PI's Hsiao's invention and entrepreneurial record demonstrate not only mastery of core science and technology disciplines, but also the ability to develop innovations suitable for commercialization. His recruitment of highly distinguished technology collaborators is a testament to the shared belief in his vision as well as his leadership capabilities. The team's expertise within the field of water filtration using diverse biomass is unparalleled: WWSC's accomplishments on development of new materials from trees are at the forefront of cellulose technology; AIBN is home to experts on nanotechnology for energy and environmental applications, which complements SBU's Center for Clean Water Technology for developing new water treatment methods. The addition of green chemistry expertise in WBI, and the accessibility of the most advanced characterization facilities at Brookhaven National Laboratory, which SBU manages, further position our team to achieve the technical goal with certainty. SBU also has an impressive record of success in fostering entrepreneurship and incubating startups. The SBU incubator programs have achieved a remarkable record of selecting, nurturing and graduating successful technology startups and fostering student entrepreneurship at all levels. In technology dissemination, SBU's own TBI and ValBio enterprises, both world renowned research facilities, have also become successful gateways for helping the local communities to access modern technologies. These accomplishments attracted like minded and highly regarded organizations, such as Ekal and SELCO Foundations in India, CINVESTAV in Mexico and BITRI in Botswana, all with effective outreach ability and notable credentials to improve the well being of their rural communities through technology and education.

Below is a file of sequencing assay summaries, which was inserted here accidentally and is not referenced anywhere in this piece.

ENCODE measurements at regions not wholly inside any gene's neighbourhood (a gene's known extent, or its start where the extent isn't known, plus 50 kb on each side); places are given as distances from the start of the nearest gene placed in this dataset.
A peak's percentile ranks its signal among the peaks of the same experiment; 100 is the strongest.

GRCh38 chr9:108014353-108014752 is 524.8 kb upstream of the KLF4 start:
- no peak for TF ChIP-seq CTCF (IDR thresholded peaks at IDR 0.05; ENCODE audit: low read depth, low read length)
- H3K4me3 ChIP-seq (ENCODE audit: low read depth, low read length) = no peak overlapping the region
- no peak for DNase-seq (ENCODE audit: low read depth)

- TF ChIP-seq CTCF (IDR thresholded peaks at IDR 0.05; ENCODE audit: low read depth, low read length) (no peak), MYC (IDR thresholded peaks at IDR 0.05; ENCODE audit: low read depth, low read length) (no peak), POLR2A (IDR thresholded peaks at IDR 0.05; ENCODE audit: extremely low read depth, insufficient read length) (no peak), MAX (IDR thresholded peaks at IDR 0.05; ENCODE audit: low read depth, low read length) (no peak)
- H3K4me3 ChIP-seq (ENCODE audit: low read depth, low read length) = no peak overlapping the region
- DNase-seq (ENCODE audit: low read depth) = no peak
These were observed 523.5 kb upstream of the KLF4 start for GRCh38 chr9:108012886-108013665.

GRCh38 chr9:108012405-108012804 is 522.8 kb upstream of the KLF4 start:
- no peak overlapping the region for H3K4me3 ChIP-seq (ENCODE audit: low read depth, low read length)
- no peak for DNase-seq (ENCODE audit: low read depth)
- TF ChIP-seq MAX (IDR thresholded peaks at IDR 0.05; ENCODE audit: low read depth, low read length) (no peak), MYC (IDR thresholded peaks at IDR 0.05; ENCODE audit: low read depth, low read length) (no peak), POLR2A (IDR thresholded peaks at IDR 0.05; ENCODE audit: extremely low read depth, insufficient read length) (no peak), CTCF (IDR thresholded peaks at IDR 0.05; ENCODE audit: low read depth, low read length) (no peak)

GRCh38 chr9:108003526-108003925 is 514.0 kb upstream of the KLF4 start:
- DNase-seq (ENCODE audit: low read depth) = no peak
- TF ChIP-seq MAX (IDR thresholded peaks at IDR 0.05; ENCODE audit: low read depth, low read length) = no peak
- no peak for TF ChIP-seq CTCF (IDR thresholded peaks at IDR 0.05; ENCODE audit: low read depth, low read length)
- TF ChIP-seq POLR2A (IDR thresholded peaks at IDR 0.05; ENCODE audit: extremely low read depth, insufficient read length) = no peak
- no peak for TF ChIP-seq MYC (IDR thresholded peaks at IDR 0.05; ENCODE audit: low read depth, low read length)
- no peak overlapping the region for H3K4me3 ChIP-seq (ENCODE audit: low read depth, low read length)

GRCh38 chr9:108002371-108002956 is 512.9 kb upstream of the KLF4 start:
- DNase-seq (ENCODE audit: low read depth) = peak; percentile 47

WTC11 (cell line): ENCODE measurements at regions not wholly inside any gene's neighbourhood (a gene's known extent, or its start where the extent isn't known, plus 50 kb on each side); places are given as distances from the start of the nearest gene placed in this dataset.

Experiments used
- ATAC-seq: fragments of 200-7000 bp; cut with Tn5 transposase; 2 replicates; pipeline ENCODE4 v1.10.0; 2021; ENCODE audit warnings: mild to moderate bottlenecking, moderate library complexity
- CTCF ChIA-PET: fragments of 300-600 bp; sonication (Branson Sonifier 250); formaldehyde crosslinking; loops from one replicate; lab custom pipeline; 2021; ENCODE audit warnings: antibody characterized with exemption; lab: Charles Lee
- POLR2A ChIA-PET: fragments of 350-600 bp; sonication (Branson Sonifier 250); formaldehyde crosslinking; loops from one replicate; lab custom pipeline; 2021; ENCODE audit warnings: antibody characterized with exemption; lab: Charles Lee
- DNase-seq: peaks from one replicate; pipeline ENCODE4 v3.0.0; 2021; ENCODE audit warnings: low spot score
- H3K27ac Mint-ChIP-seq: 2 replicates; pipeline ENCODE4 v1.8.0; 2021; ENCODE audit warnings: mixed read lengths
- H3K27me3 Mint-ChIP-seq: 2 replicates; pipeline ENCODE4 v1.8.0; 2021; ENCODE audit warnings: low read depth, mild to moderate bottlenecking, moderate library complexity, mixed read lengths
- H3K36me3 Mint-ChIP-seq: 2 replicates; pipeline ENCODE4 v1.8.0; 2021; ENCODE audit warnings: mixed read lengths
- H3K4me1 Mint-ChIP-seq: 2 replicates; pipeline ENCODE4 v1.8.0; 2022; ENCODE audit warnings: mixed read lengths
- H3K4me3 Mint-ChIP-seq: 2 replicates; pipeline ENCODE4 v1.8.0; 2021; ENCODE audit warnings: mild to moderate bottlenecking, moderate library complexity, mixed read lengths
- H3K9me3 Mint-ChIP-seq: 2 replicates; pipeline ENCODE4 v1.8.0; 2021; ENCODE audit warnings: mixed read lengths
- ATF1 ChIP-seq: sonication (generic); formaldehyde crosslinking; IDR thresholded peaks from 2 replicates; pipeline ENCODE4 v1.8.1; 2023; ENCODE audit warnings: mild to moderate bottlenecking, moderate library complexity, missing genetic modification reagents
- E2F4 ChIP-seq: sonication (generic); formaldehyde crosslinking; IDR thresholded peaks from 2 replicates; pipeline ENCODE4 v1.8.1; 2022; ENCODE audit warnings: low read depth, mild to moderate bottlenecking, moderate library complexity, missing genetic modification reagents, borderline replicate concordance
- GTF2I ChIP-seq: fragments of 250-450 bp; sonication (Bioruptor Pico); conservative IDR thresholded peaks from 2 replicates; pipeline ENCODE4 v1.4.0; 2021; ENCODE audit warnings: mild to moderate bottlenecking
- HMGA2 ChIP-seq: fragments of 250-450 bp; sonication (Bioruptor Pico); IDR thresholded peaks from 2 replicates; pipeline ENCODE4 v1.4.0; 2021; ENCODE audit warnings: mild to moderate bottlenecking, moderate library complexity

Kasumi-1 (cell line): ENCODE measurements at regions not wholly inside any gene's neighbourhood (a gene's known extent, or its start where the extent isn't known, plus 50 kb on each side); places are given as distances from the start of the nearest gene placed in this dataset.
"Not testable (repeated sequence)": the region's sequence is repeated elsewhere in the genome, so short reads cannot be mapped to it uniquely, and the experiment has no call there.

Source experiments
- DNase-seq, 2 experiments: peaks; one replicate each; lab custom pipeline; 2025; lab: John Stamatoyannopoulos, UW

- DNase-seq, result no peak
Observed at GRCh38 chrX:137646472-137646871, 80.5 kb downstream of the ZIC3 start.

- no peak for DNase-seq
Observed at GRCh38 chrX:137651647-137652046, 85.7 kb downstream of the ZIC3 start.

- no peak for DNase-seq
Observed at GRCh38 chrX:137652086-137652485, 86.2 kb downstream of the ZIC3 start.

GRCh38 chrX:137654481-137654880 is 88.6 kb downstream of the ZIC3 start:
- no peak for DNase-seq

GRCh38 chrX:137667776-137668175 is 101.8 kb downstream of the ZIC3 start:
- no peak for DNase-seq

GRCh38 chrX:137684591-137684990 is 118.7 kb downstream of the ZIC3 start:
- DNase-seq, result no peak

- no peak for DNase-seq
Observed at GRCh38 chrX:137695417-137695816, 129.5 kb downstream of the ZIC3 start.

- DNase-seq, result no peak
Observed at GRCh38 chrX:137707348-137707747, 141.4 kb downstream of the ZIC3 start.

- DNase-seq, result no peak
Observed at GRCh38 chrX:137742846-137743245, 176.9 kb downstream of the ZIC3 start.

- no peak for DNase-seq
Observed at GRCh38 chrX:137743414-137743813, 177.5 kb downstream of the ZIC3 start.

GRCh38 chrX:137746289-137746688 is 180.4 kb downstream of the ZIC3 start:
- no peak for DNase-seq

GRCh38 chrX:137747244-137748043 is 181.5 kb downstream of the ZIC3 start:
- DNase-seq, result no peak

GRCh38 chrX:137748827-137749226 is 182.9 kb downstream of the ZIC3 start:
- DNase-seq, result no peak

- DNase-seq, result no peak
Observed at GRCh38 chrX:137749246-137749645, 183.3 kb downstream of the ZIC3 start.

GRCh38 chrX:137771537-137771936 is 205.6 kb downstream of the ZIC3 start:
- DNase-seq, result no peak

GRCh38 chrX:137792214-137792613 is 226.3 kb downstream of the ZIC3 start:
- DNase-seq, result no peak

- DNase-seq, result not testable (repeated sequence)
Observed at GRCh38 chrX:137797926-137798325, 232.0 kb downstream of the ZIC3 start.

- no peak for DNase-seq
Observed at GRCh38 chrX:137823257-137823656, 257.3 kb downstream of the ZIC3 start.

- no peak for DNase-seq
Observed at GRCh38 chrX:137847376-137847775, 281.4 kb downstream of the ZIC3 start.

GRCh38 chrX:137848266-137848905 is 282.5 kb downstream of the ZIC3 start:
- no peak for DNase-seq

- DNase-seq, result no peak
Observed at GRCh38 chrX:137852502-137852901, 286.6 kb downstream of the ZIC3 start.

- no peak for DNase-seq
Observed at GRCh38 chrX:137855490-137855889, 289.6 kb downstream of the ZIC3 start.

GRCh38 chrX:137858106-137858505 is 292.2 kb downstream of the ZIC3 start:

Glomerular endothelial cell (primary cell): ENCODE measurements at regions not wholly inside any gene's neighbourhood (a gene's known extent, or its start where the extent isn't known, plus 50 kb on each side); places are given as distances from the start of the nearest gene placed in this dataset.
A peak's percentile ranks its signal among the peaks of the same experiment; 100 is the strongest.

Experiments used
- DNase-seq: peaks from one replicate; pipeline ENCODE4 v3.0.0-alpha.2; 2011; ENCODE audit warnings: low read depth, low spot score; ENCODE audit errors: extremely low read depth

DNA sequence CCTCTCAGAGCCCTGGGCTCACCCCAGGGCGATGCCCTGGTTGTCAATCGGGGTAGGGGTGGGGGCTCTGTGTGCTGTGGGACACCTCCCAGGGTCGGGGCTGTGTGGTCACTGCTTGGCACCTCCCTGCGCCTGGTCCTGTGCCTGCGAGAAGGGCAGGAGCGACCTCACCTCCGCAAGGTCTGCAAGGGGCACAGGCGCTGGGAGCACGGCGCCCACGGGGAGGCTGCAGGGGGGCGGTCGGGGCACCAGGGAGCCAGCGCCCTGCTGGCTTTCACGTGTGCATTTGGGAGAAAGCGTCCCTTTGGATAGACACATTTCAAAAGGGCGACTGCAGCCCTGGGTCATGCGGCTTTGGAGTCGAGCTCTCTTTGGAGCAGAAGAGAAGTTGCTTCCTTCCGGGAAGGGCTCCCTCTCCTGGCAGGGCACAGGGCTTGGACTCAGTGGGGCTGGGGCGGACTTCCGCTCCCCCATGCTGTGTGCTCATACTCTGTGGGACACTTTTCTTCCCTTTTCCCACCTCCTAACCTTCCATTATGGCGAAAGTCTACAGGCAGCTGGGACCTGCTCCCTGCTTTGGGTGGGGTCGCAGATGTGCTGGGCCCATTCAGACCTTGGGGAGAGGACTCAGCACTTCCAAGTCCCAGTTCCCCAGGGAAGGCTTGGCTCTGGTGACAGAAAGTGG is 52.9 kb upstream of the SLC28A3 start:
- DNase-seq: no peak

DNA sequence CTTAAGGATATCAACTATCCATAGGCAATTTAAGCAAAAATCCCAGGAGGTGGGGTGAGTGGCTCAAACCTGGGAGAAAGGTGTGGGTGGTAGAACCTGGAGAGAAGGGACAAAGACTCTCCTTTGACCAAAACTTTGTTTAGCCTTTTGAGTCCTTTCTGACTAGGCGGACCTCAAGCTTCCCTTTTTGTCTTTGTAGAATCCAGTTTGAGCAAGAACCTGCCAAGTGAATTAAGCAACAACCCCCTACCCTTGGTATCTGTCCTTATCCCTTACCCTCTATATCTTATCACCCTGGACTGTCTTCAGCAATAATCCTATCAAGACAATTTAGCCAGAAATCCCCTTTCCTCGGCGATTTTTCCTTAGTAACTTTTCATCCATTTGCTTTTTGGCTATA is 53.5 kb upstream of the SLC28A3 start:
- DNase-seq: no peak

The Team

Team Purpose